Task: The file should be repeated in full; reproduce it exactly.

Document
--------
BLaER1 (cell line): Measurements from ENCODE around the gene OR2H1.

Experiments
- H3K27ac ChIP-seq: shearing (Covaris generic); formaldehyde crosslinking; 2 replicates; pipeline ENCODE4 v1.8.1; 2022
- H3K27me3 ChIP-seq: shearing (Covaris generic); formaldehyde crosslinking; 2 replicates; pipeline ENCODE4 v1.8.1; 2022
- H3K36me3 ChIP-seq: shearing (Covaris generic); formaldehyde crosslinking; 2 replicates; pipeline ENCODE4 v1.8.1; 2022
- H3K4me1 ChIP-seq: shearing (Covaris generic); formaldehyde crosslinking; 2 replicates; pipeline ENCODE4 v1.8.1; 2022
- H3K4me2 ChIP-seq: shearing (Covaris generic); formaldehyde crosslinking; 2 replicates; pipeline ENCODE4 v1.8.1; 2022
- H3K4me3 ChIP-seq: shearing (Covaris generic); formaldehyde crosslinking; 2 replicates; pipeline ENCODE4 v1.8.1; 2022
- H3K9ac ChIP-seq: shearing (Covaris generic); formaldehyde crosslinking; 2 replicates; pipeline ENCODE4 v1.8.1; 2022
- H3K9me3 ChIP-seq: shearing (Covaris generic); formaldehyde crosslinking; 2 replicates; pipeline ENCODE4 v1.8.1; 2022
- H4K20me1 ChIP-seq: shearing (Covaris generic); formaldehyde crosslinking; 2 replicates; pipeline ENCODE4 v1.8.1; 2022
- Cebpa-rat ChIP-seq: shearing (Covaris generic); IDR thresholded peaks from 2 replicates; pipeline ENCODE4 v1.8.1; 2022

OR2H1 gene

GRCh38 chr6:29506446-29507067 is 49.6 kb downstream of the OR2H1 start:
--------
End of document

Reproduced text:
BLaER1 (cell line): Measurements from ENCODE around the gene OR2H1.

Experiments
- H3K27ac ChIP-seq: shearing (Covaris generic); formaldehyde crosslinking; 2 replicates; pipeline ENCODE4 v1.8.1; 2022
- H3K27me3 ChIP-seq: shearing (Covaris generic); formaldehyde crosslinking; 2 replicates; pipeline ENCODE4 v1.8.1; 2022
- H3K36me3 ChIP-seq: shearing (Covaris generic); formaldehyde crosslinking; 2 replicates; pipeline ENCODE4 v1.8.1; 2022
- H3K4me1 ChIP-seq: shearing (Covaris generic); formaldehyde crosslinking; 2 replicates; pipeline ENCODE4 v1.8.1; 2022
- H3K4me2 ChIP-seq: shearing (Covaris generic); formaldehyde crosslinking; 2 replicates; pipeline ENCODE4 v1.8.1; 2022
- H3K4me3 ChIP-seq: shearing (Covaris generic); formaldehyde crosslinking; 2 replicates; pipeline ENCODE4 v1.8.1; 2022
- H3K9ac ChIP-seq: shearing (Covaris generic); formaldehyde crosslinking; 2 replicates; pipeline ENCODE4 v1.8.1; 2022
- H3K9me3 ChIP-seq: shearing (Covaris generic); formaldehyde crosslinking; 2 replicates; pipeline ENCODE4 v1.8.1; 2022
- H4K20me1 ChIP-seq: shearing (Covaris generic); formaldehyde crosslinking; 2 replicates; pipeline ENCODE4 v1.8.1; 2022
- Cebpa-rat ChIP-seq: shearing (Covaris generic); IDR thresholded peaks from 2 replicates; pipeline ENCODE4 v1.8.1; 2022

OR2H1 gene

GRCh38 chr6:29506446-29507067 is 49.6 kb downstream of the OR2H1 start: